So what is the value proposition of these mega-media agencies? It certainly isn’t buying leverage because smaller agencies can match the big guys on media pricing—and often beat them. The big guys speak of relationships with the media companies, but the media companies are putting more and more inventory up for sale in the open market, using exchanges to eliminate the human aspect of transactions that is rife with inefficiencies.

Others suggest that the reviews are procurement driven, which explains why only the usual list of invitees are participating. These big agencies hate losing business and they’ll promise everything to win. They have a beast to feed to perpetuate their own myth and they believe their own BS.

You don’t have to. If you want the same-old solutions join in the Mad Hatter’s Tea Party. If you want real change you really have to want to change.

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Buyer’s Remorse

A new CEO comes in, ousts the CMO and VP of Marketing and tells his smaller media agency that he won’t renew their contract because he has a larger media shop he’s worked with and believes their BS about bigger agencies always buying better than small ones.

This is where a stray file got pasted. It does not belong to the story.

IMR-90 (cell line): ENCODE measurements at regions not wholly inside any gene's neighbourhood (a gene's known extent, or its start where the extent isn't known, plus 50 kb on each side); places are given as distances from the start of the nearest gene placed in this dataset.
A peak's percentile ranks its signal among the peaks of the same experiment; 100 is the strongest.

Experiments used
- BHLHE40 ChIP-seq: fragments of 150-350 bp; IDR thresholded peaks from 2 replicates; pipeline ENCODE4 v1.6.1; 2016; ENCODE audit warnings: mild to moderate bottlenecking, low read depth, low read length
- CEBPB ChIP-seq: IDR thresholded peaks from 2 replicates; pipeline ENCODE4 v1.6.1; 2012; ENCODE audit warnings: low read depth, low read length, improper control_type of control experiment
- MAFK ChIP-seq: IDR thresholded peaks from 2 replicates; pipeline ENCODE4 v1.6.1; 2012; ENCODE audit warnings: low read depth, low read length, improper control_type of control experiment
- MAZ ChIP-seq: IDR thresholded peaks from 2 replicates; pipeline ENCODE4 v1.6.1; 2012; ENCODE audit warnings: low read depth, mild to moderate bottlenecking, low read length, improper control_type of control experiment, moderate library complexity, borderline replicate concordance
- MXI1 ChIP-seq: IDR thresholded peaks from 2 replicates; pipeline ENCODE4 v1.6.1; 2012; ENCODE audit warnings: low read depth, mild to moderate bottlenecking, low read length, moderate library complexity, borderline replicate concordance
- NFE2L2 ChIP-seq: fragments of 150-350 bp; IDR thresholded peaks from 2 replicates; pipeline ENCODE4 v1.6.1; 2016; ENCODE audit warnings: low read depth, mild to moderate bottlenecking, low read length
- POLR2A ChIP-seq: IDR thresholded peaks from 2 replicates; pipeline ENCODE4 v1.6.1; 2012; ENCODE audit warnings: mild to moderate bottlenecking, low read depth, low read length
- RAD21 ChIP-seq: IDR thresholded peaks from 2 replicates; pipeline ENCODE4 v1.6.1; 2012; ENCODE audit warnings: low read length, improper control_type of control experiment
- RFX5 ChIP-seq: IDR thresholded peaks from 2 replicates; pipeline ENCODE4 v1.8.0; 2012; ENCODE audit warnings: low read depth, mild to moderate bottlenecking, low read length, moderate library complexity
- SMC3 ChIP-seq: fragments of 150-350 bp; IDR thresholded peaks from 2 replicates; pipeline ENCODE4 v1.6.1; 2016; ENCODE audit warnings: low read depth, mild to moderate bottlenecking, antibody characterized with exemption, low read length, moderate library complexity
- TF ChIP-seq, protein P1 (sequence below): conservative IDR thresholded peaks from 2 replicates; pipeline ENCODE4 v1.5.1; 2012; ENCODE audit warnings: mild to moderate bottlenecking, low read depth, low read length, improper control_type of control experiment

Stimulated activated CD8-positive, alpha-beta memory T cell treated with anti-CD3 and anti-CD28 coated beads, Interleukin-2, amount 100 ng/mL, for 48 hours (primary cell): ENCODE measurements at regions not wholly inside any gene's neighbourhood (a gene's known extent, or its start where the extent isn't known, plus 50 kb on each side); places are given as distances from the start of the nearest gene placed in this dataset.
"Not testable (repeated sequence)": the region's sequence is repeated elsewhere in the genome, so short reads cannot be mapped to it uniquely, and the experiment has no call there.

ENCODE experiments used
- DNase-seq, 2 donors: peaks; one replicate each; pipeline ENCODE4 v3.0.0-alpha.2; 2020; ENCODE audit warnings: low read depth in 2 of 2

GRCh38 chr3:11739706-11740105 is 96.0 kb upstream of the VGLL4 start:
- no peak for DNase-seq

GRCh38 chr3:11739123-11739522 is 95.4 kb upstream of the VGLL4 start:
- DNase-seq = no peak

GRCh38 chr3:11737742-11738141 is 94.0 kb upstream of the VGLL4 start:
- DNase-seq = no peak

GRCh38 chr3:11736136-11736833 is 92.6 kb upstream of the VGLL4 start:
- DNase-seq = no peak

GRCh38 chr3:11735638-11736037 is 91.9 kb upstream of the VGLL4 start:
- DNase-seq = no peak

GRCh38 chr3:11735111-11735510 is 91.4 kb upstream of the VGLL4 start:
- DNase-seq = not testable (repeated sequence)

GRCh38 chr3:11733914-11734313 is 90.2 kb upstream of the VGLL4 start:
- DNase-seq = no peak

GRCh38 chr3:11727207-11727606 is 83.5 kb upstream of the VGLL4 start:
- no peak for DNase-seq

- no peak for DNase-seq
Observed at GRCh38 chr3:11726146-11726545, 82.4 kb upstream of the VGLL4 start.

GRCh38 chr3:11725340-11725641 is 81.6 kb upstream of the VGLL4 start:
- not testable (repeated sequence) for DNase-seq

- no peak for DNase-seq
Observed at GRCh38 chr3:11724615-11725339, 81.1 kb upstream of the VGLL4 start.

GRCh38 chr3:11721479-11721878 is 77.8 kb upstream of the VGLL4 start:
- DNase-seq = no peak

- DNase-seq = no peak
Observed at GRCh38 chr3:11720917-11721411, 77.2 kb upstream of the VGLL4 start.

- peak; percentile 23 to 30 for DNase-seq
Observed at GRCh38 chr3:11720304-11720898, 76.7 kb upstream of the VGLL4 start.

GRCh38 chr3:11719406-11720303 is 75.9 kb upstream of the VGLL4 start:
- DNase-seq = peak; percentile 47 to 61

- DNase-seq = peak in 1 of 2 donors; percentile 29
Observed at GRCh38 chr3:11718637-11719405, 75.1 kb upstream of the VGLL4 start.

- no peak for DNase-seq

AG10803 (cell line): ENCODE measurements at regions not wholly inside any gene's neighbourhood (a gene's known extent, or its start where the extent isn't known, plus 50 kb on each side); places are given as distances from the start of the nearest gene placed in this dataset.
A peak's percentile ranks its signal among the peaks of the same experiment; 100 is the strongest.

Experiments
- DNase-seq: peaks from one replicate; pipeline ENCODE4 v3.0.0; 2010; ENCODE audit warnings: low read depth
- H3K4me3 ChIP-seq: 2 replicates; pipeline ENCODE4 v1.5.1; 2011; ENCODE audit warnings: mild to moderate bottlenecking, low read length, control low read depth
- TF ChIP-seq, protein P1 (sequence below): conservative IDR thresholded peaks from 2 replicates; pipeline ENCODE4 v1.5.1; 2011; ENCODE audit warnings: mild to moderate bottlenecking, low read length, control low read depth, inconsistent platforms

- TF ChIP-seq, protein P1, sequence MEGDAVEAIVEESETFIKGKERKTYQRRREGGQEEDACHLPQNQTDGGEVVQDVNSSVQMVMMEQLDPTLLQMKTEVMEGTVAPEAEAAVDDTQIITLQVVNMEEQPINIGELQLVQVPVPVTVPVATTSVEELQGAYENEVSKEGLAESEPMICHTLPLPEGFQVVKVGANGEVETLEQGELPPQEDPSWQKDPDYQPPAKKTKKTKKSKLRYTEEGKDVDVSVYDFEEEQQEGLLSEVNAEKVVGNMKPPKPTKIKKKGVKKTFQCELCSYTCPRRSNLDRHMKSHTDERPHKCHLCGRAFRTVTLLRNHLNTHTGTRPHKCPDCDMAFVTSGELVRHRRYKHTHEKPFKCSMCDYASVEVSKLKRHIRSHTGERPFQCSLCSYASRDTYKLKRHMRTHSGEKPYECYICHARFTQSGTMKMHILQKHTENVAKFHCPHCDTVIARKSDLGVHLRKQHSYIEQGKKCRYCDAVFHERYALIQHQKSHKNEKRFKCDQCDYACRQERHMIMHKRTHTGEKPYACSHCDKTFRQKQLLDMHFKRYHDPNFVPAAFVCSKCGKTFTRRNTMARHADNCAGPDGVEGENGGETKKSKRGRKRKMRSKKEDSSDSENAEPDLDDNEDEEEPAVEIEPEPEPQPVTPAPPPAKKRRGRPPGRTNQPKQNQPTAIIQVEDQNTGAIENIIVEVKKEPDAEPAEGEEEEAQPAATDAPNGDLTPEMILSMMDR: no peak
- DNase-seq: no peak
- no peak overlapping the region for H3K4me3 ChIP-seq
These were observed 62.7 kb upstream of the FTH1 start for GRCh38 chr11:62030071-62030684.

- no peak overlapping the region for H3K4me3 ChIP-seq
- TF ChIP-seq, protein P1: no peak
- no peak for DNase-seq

This happened to us recently. When the CEO’s preferred media agency submitted a ridiculously high compensation proposal suddenly we’re back in the mix. Our fee proposal was very fair. We even offered the client a better deal. We get an opportunity to pitch ourselves to the new CEO who, for the previous two months, wouldn’t even acknowledge our existence.

We have a great meeting. We explain the fallacy in believing that larger agencies “always” get better pricing. We tell him you get best pricing (and overall work) from people who care about their work and have time to do a great job for you. They take the time to negotiate for value and continue to drive down costs if they can rather than stop when they reach the benchmark. Sometimes those people work at bigger agencies, but more often they work at smaller ones. He mutters on his way out “that was a great meeting”.